Monday night’s performance of Pamela Z was a part of Spoleto Festival USA’s contemporary “Music in Time” series; while Z’s live layering of voice and sound was certainly contemporary, the performance was also polarizing.
Among the evidence: the juxtaposition of emphatic claps and hurried steps out of the auditorium after each of the first few pieces. By the fourth song, at least 10 attendees had become former attendees, and my vantage point from several rows up allowed me to see that countless others were putting on their coats, nudging their companions or leaning over for some combination of permission and affirmation that they weren’t alone in their confusion.
But scattered throughout the sea of flight risks in Memminger Auditorium that evening were several devoted fans. The two who caught my eye were both male, probably mid-to-late 30s, sitting alone. They closed their eyes and swayed to the intricately layered pieces that many others seemed to perceive as chaotic and loud. When the pieces ended, they, too, took to their feet, but only to clap with their arms high enough so that Z could see.
Midway through the performance, the two worlds collided somewhere around row D. One of the older wannabe escapees must have nudged a little too loudly for the devoted Z-ite sitting directly behind him. Displeased with the disturbance, the fan leaned forward and shushed the man so loudly that no leaning in was really necessary.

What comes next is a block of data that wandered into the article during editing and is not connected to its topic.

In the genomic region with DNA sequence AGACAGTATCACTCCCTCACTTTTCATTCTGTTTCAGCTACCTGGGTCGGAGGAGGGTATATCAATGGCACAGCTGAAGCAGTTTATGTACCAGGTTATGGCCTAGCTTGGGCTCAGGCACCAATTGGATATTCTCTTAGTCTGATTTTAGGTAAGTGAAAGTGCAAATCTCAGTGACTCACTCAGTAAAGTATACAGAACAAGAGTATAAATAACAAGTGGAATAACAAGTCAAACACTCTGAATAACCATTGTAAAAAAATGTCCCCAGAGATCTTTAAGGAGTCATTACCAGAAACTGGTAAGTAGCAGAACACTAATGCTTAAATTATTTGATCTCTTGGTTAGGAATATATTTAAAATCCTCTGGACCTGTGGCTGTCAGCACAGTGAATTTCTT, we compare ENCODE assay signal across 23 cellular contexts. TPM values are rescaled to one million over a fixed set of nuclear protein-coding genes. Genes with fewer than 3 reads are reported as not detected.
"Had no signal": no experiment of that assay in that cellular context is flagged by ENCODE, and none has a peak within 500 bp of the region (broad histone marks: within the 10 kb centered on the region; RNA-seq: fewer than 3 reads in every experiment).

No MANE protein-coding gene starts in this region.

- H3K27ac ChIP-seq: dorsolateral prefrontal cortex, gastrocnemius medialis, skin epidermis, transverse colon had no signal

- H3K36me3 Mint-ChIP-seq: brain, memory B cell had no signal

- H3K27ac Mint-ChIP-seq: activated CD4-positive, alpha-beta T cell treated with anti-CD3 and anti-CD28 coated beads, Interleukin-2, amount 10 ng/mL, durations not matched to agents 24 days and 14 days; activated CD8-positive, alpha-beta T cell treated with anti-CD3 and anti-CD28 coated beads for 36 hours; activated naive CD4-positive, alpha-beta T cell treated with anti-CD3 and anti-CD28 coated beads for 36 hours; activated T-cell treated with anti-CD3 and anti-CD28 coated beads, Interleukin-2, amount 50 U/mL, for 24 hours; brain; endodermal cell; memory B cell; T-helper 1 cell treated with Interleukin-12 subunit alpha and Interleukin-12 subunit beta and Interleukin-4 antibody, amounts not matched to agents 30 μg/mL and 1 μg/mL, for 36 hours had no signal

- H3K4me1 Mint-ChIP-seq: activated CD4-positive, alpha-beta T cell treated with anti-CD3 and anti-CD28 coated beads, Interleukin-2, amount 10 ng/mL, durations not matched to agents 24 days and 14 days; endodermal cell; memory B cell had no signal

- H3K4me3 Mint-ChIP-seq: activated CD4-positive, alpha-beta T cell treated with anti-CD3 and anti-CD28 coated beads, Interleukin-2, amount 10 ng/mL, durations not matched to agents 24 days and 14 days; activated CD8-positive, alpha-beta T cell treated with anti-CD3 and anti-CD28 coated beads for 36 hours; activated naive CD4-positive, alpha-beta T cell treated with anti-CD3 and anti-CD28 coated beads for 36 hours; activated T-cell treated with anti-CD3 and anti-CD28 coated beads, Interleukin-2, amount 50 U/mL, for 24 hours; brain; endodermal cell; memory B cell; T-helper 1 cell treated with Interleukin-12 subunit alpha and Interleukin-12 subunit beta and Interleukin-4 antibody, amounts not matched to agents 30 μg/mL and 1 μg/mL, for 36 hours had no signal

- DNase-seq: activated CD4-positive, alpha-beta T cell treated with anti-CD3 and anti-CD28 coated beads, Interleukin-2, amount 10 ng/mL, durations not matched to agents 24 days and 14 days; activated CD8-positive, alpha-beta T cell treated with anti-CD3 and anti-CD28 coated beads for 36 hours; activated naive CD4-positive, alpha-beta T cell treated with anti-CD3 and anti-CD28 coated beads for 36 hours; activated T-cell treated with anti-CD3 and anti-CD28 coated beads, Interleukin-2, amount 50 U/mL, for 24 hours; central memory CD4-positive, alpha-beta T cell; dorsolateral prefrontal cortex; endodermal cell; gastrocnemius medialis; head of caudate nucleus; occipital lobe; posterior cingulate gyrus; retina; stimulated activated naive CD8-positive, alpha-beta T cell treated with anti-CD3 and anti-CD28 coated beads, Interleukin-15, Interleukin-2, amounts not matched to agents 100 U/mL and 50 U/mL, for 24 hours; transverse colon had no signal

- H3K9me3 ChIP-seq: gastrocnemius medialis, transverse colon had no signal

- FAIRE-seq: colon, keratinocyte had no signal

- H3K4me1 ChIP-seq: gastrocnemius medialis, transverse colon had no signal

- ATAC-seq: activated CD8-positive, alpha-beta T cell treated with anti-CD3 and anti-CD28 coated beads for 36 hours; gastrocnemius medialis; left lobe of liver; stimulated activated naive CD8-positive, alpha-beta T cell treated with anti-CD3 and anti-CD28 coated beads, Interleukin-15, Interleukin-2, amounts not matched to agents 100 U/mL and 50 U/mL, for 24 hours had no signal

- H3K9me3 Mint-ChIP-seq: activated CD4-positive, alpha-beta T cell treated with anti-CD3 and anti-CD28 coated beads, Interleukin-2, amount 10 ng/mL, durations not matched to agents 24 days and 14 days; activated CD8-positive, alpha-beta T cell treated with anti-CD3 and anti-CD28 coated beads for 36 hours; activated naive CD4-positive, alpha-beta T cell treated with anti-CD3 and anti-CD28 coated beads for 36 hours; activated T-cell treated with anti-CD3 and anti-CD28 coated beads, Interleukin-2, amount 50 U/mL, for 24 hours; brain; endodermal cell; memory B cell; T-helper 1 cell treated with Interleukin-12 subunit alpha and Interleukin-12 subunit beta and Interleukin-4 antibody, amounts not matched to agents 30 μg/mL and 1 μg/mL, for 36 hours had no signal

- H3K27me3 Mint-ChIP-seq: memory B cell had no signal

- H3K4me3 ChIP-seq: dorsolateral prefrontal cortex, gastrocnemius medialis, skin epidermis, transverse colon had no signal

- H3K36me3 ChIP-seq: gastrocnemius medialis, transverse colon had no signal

In response to the chiding, the already-irritated man turned around and proposed, rather rudely, that the young and impassioned art-lover might please shut up. (We were in the middle of a performance, after all.)
But the Z-ite was not prepared to be silenced. He reached right over the man, placed his hand squarely in front of his face, and asked if he could see the middle finger he was displaying just for him. (He was apparently concerned about both his vision and his hearing. Perhaps Pamela Z appreciation is an age thing.)
I have the distinct feeling I missed out on some really interested after-show conversations. I did manage to catch up with a group of four older attendees as they were walking down Beaufain Street after the show.
“Going to that show was my idea,” one of the two women in the group said to me when I asked what she thought, “and as soon as she started smacking that water bottle, I knew they wouldn’t let me live it down.”
In response, one of the two men with her began repeating “I was breathing” in a monotone voice, mocking Z’s piece of the same name.
“They ought to warn people,” the woman added, shaking her head.
“Really! What was that?” the second woman asked, “I could have done that myself!”
“When you’re spending $25 on a ticket, you should know what you’re getting into,” the first woman said as the group turned up St. Philip Street.
The second man, who walked several paces ahead with his hands in his pockets, had been silent up to this point, then made his allegiance known with a quiet closing remark: “Even free would have been too much.”
Melanie Deziel is a Goldring Arts Journalist from Syracuse University.